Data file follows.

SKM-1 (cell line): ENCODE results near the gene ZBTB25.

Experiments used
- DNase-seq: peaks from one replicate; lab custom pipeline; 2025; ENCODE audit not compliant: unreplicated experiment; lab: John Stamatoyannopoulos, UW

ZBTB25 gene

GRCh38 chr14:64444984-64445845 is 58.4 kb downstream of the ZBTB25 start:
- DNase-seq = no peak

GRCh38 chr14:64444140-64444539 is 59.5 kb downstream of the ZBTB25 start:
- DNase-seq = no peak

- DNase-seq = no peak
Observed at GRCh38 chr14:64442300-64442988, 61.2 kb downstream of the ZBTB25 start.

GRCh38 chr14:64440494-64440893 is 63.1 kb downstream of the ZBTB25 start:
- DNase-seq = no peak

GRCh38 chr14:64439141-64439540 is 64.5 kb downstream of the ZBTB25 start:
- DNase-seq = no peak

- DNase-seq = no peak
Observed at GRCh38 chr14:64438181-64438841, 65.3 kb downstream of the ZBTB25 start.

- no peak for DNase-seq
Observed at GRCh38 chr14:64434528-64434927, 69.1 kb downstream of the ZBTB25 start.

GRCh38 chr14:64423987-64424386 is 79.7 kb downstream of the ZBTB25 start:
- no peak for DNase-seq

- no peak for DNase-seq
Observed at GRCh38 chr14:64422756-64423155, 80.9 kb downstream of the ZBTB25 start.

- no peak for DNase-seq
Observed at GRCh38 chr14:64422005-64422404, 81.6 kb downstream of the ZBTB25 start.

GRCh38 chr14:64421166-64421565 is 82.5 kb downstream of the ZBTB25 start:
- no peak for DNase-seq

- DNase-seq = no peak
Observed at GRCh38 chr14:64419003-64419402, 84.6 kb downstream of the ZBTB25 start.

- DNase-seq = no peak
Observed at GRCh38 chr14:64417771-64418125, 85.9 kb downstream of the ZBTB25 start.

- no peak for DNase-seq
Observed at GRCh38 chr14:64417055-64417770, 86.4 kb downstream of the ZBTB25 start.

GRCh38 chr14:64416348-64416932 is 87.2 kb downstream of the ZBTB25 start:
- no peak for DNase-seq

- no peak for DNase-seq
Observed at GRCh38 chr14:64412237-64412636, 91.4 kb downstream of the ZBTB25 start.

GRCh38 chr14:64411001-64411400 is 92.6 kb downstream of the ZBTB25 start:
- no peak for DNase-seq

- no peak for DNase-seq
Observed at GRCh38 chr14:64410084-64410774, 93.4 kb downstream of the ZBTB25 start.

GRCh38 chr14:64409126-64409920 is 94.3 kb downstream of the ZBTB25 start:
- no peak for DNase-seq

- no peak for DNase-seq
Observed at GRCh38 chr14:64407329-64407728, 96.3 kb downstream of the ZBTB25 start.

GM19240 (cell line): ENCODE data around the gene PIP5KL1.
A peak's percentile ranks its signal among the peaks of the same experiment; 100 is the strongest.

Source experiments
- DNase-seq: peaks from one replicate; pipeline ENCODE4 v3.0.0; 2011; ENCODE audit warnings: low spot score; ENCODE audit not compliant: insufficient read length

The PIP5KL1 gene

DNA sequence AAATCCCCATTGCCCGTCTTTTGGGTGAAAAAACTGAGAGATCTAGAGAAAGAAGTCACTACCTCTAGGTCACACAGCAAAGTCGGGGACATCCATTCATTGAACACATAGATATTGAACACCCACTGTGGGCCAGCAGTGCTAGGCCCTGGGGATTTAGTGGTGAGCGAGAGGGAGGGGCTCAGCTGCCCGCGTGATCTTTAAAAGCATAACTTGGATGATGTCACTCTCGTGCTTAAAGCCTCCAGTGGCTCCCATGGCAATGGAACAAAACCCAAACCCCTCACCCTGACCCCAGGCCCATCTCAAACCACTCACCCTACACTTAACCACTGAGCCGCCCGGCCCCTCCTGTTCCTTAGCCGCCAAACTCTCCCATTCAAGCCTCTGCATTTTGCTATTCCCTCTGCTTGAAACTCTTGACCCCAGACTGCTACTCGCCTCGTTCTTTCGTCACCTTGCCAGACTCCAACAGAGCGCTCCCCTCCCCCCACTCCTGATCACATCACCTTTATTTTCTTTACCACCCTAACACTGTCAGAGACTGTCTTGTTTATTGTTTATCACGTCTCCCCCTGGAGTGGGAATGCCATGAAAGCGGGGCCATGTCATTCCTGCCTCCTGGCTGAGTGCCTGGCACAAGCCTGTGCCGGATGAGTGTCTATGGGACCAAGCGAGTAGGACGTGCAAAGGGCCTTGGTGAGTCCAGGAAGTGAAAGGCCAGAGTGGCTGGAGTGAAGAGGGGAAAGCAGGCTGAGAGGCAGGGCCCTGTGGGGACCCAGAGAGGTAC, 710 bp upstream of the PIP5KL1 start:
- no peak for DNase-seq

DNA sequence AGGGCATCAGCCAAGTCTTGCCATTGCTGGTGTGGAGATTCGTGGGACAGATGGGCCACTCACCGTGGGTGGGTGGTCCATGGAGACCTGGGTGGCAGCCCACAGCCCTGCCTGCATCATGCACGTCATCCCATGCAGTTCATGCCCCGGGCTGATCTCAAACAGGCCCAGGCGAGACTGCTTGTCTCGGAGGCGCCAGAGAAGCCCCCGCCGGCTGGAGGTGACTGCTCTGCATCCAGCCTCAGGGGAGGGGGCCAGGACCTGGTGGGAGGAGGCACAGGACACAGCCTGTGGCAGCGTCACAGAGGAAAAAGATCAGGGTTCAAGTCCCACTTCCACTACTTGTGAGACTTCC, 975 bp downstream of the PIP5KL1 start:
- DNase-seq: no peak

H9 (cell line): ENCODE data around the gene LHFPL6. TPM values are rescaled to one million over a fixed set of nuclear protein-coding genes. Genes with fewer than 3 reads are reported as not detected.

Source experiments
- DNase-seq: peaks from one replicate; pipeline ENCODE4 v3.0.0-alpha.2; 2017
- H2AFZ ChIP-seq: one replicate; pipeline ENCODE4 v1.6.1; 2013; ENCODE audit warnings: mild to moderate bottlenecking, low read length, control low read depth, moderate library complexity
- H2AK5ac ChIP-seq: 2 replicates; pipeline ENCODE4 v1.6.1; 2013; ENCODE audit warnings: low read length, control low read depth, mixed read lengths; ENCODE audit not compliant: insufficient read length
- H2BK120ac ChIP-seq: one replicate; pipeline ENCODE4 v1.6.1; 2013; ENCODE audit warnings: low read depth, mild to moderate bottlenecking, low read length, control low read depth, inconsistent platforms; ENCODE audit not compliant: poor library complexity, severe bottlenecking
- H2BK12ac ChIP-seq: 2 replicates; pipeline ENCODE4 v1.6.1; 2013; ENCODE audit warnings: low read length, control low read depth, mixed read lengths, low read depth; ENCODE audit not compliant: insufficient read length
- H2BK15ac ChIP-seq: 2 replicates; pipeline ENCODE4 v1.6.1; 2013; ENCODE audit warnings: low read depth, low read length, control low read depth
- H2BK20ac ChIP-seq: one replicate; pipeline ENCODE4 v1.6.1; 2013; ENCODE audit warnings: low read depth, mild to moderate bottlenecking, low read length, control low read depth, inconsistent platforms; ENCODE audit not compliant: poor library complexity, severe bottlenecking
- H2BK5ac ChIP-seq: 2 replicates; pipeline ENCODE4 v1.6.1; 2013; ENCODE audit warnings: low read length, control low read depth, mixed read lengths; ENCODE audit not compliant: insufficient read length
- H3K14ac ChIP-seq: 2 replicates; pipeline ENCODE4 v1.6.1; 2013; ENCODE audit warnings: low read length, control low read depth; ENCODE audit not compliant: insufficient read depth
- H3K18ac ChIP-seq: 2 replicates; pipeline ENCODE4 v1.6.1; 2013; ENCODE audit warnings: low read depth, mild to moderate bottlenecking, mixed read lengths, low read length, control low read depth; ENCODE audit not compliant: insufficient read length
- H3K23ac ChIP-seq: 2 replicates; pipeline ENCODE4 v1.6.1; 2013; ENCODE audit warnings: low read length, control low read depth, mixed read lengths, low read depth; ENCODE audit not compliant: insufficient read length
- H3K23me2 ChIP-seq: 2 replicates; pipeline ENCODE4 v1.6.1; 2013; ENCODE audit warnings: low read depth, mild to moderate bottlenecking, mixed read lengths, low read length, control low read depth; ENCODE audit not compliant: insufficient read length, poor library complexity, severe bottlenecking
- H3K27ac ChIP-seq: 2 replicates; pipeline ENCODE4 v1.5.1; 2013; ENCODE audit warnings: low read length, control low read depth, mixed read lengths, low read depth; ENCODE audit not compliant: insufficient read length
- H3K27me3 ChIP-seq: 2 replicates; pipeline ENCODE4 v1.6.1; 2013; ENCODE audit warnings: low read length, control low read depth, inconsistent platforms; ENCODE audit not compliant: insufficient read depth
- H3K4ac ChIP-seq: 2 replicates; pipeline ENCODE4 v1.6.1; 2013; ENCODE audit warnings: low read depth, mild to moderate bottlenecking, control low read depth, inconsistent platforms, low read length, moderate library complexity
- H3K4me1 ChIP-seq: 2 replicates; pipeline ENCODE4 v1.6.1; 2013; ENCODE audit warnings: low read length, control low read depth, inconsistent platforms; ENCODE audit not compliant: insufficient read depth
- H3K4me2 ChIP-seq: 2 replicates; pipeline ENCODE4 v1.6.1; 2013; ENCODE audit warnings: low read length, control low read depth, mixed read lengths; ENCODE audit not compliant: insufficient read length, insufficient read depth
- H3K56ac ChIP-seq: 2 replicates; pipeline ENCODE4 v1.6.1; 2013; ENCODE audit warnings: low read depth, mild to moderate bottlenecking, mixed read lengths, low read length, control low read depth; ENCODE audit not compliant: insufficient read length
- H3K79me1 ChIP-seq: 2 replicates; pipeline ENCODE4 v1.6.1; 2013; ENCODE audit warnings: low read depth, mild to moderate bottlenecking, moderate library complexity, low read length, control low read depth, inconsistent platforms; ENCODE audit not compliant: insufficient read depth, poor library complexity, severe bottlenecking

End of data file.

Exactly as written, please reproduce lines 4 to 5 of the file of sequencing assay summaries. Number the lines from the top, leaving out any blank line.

ZBTB25 gene

GRCh38 chr14:64444984-64445845 is 58.4 kb downstream of the ZBTB25 start: